“Adolescent Inpatient and Outpatient Chemical Dependence Treatment: An Overview”
“Chemical Abuse and Dependence: An Occupational Hazard for Health Professionals”
“Chemical Abuse and Dependence: An Occupational Hazard for EMS Personnel”
“Alternatives in Adolescent Chemical Dependence Treatment”
“Drugs- A Deadly Game”
“Parenting A Drug-Free Child”
“A Physician’s Fifteen Years of Drugs”
June 1990, Smith tested positive for cocaine and on October 10, 1990, he “entered into an agreement with the Georgia Board under which his medical license was suspended and he was ordered (1) Not to practice medicine, (2) not to use his DEA registration, and (3) “to participate in a program for impaired physicians.”
In June 1990, physicians at Smith’s place of employment requested that he provide a specimen for drug testing. The specimen tested positive for cocaine. Subsequently, the Georgia Board ordered him to “undergo a 72-hour inpatient mental/ physical examination evaluation” and thereafter, Smith entered “treatment for relapse of chemical dependence.”
1993 – 1995, Smith specializes in child and adolescent psychiatry at the University of Tennessee in Memphis.
January 1999, obtains medical license #ME77300 in Florida.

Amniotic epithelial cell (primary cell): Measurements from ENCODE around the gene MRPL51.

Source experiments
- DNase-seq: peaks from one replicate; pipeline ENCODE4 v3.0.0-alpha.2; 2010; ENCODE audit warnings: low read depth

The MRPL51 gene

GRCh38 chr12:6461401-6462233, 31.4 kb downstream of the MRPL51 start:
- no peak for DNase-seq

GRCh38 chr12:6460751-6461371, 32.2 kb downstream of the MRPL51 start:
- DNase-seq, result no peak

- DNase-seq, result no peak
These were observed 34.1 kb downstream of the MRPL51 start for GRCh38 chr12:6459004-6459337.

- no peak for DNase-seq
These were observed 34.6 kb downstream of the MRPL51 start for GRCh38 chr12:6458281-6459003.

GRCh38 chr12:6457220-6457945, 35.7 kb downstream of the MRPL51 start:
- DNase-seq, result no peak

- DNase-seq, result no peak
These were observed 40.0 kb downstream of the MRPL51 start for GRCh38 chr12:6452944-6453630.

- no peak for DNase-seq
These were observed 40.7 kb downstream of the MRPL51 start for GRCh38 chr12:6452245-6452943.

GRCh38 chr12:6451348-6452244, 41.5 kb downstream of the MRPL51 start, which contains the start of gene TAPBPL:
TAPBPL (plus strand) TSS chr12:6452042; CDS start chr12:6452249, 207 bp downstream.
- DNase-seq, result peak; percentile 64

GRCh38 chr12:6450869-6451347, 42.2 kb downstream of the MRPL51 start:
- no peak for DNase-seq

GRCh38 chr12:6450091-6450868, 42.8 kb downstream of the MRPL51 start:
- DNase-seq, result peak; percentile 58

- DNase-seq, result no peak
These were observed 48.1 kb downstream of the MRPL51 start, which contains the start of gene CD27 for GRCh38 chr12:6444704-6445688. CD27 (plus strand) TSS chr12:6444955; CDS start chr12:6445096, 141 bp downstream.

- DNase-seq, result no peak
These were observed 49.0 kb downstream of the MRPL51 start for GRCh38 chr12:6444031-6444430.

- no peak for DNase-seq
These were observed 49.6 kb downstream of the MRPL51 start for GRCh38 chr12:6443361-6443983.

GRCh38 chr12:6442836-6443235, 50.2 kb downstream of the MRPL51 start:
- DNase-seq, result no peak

January 1999, Smith becomes a board certified psychiatrist, certified by the American Board of Psychiatry and Neurology.
December 2001, Smith is arrested and jailed in Lake County, Florida for battery. The court prosecutor formally files the charges. The court offers him a deal that if he pays fines a takes an anger management course the charges will be dropped. Smith pays the fines and takes the course and the charges were dropped.
April 2002, Smith submitted an application to renew his DEA registration. In section 3 of the application, question 3(d) asked: “Has the applicant ever surrendered or had a state professional license or controlled substance registration revoked, suspended, denied, restricted, or placed on probation? Is any such action pending?” Smith circled “no.” The application was approved and Smith is free to prescribe controlled substances.